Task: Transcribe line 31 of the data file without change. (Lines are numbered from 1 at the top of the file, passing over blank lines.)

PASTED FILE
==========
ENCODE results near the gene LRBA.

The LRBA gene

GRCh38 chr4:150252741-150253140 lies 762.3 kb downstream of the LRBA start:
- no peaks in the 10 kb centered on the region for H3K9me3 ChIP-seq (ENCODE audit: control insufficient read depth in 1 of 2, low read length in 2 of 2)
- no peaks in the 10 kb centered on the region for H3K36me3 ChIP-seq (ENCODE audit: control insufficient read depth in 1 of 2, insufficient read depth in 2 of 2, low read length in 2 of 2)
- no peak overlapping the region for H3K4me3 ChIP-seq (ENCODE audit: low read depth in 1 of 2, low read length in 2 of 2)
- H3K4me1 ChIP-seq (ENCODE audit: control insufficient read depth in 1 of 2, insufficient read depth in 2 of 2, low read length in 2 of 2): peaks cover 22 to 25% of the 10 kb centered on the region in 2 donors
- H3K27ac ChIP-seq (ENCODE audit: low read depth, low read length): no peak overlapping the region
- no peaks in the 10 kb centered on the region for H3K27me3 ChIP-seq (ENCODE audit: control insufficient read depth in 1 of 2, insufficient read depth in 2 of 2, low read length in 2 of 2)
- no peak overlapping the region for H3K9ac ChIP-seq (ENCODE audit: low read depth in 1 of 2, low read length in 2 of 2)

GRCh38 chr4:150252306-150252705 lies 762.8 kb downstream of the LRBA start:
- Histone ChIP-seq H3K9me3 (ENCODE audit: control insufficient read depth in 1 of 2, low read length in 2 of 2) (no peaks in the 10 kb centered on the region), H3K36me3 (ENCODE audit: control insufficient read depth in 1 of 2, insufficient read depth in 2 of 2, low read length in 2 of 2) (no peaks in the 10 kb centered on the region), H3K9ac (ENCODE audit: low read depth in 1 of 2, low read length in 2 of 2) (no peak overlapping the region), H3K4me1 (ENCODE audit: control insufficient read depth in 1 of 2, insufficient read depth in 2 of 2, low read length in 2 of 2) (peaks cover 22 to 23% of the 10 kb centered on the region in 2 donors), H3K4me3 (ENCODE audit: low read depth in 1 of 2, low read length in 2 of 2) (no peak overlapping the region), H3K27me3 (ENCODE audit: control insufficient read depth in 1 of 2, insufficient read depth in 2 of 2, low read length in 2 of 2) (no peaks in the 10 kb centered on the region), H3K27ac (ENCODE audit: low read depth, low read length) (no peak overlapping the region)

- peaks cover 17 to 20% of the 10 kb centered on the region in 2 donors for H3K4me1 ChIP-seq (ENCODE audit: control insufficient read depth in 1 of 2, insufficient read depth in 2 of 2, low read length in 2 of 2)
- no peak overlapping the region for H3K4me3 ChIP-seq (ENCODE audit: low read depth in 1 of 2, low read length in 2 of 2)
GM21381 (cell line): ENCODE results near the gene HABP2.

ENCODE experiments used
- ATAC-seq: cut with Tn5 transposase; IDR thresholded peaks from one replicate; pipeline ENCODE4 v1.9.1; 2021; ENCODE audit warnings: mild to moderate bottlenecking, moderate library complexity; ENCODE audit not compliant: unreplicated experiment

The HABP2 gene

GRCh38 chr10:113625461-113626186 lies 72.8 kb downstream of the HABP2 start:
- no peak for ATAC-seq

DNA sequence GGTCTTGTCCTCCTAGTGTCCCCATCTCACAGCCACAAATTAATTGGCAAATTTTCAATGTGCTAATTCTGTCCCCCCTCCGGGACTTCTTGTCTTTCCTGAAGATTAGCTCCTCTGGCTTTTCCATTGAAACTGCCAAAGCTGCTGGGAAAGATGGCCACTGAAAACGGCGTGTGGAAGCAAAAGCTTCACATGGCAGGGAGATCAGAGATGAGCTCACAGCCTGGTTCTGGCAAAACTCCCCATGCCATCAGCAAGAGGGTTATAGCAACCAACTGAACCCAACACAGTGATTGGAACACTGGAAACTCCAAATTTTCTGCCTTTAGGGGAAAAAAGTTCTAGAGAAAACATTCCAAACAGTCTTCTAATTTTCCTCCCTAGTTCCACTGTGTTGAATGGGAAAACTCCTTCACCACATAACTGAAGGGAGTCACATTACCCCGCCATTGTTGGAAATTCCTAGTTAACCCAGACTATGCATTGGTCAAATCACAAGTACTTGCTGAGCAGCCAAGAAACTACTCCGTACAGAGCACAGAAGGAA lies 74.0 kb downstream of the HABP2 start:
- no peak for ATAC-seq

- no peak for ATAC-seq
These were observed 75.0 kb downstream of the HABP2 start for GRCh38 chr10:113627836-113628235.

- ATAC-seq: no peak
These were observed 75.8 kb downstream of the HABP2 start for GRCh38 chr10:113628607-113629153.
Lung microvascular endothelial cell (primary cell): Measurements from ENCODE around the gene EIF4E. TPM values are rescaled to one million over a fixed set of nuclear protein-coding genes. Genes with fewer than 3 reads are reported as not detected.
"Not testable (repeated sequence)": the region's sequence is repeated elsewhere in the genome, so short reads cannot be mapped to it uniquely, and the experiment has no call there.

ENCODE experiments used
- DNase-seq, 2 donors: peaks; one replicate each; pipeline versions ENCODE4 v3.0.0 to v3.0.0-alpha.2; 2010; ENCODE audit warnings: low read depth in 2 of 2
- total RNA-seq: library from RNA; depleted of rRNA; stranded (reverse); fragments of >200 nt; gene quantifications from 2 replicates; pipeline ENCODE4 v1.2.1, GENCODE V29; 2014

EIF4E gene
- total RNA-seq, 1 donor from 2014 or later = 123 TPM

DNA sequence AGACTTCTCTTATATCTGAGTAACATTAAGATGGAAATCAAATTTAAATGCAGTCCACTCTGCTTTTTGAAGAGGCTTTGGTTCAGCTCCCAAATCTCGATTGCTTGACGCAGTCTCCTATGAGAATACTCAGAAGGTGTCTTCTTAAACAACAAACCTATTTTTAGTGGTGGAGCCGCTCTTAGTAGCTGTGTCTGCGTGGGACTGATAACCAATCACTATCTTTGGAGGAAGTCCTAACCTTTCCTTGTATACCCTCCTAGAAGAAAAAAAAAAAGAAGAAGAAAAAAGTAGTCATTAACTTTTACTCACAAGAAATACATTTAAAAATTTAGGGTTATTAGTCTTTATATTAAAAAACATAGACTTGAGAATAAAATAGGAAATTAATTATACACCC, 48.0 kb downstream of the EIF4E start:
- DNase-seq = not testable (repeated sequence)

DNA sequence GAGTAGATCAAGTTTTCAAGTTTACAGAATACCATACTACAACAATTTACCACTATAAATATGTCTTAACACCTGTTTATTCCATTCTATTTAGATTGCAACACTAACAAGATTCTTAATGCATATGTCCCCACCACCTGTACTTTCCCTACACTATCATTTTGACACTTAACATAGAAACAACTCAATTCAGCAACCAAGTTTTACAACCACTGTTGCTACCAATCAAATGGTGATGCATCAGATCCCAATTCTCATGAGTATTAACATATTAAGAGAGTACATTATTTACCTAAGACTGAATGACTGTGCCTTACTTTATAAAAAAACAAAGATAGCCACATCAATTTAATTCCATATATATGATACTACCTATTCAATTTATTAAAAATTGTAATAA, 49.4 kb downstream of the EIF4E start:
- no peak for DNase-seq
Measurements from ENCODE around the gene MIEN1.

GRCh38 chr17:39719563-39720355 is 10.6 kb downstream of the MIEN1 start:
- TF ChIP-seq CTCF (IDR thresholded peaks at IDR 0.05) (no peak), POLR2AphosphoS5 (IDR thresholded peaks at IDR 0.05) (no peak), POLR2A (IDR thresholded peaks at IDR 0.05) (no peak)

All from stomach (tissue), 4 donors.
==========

- total RNA-seq: library from RNA; depleted of rRNA; stranded (reverse); fragments of >200 nt; gene quantifications from 2 replicates; pipeline ENCODE4 v1.2.1, GENCODE V29; 2014